Why have women, members of the Baha’i faith, homosexuals and so many of our academic colleagues become targets of persecution in your country?

Why in a letter last week to the Secretary General of the UN did Akbar Gangi, Iran’s leading political dissident, and over 300 public intellectuals, writers and Nobel Laureates express such grave concern that your inflamed dispute with the West is distracting the world’s attention from the intolerable conditions your regime has created within Iran? In particular, the use of the Press Law to ban writers for criticizing the ruling system.

Why are you so afraid of Iranian citizens expressing their opinions for change?

In our country, you are interviewed by our press and asked that you to speak here today. And while my colleague at the Law School Michael Dorf spoke to Radio Free Europe [sic, Voice of America] viewers in Iran a short while ago on the tenets of freedom of speech in this country, I propose going further than that. Let me lead a delegation of students and faculty from Columbia to address your university about free speech, with the same freedom we afford you today? Will you do that?


In a December 2005 state television broadcast, you described the Holocaust as a “fabricated” “legend.” One year later, you held a two-day conference of Holocaust deniers.

For the illiterate and ignorant, this is dangerous propaganda. When you come to a place like this, this makes you, quite simply, ridiculous. You are either brazenly provocative or astonishingly uneducated.

You should know that Columbia is a world center of Jewish studies and now, in partnership with the YIVO Institute, of Holocaust studies. Since the 1930s, we’ve provided an intellectual home for countless Holocaust refugees and survivors and their children and grandchildren. The truth is that the Holocaust is the most documented event in human history. Because of this, and for many other reasons, your absurd comments about the “debate” over the Holocaust both defy historical truth and make all of us who continue to fear humanity’s capacity for evil shudder at this closure of memory, which is always virtue’s first line of defense.

Will you cease this outrage?


Twelve days ago, you said that the state of Israel “cannot continue its life.” This echoed a number of inflammatory statements you have delivered in the last two years, including in October 2005 when you said that Israel should be “wiped off the map.”

Columbia has over 800 alumni currently living in Israel. As an institution we have deep ties with our colleagues there. I personally have spoken out in the most forceful terms against proposals to boycott Israeli scholars and universities, saying that such boycotts might as well include Columbia. More than 400 college and university presidents in this country have joined in that statement. My question, then, is: Do you plan on wiping us off the map, too?


According to reports by the Council on Foreign Relations, it’s well documented that Iran is a state sponsor of terror that funds such violent group as the Lebanese Hezbollah, which Iran helped organize in the 1980s, the Palestinian Hamas, and Palestinian Islamic Jihad.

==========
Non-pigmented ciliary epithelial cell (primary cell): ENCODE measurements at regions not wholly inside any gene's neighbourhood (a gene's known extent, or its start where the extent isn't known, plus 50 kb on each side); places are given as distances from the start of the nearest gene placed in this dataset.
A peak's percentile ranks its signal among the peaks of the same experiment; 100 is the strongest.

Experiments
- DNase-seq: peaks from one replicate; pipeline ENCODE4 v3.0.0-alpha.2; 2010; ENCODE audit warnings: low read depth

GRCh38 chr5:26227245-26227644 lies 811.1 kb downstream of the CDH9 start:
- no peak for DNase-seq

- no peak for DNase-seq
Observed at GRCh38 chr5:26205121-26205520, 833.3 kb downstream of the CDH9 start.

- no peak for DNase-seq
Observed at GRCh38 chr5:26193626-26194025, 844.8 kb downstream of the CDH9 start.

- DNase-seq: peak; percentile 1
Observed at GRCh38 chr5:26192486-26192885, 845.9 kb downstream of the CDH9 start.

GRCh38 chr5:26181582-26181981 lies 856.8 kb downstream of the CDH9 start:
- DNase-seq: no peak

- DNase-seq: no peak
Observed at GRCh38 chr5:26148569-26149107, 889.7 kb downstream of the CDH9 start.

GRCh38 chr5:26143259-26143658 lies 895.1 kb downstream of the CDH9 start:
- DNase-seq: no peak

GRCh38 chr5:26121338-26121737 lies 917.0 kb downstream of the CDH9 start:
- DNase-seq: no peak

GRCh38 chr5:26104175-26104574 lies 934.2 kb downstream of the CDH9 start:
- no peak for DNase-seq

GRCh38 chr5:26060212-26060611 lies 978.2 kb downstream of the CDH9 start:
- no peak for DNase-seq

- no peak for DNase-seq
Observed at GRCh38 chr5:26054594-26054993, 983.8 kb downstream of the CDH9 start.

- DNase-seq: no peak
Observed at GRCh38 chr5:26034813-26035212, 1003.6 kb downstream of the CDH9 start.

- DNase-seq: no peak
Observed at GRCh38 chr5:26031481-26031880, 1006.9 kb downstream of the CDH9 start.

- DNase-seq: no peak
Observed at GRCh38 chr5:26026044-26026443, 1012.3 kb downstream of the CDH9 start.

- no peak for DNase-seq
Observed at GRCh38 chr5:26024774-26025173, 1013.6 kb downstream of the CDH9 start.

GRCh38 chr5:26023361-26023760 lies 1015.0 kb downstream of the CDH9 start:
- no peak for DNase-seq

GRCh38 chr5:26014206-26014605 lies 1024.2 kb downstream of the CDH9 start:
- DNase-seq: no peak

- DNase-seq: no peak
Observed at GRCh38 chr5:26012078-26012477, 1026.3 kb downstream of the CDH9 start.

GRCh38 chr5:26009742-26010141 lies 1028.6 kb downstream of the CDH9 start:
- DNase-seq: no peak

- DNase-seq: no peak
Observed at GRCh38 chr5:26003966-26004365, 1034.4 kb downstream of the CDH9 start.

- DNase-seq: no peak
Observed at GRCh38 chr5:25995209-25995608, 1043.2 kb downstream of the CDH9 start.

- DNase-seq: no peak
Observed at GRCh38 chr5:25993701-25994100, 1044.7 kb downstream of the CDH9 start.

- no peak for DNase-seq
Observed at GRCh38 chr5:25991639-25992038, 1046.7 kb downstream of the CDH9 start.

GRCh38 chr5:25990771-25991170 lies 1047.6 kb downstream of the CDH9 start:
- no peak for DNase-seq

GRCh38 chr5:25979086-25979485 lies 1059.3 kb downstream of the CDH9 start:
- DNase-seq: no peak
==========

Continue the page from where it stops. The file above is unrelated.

While your predecessor government was instrumental in providing the US with intelligence and base support in its 2001 campaign against the Taliban in Afghanistan, your government is now undermining American troops in Iraq by funding, arming, and providing safe transit to insurgent leaders like Muqtada al-Sadr and his forces.

There are a number of reports that also link your government with Syria’s efforts to destabalize the fledgling Lebanese government through violence and political assassination.

My question is this: Why do you support well-documented terrorist organizations that continue to strike at peace and democracy in the Middle East, destroying lives and civil society in the region?


In a briefing before the National Press Club earlier this month, General David Petraeus reported that arms supplies from Iran, including 240mm rockets and explosively formed projectiles, are contributing to “a sophistication of attacks that would by no means be possible without Iranian support.”

A number of Columbia graduates and current students are among the brave members of our military who are serving or have served in Iraq and Afghanistan. They, like other Americans with sons, daughters, fathers, husbands and wives serving in combat, rightly see your government as the enemy.

Can you tell them and us why Iran is fighting a proxy war in Iraq by arming Shi’a militia targeting and killing U.S. troops?


This week the United Nations Security Council is contemplating expanding sanctions for a third time because of your government’s refusal to suspend its uranium-enrichment program. You continue to defy this world body by claiming a right to develop peaceful nuclear power, but this hardly withstands scrutiny when you continue to issue military threats to neighbors. Last week, French President Sarkozy made clear his lost patience with your stall tactics; and even Russia and China have shown concern.

Why does your country continue to refuse to adhere to international standards for nuclear weapons verification in defiance of agreements that you have made with the UN nuclear agency? And why have you chosen to make the people of your country vulnerable to the effects of international economic sanctions and threaten to engulf the world with nuclear annihilation?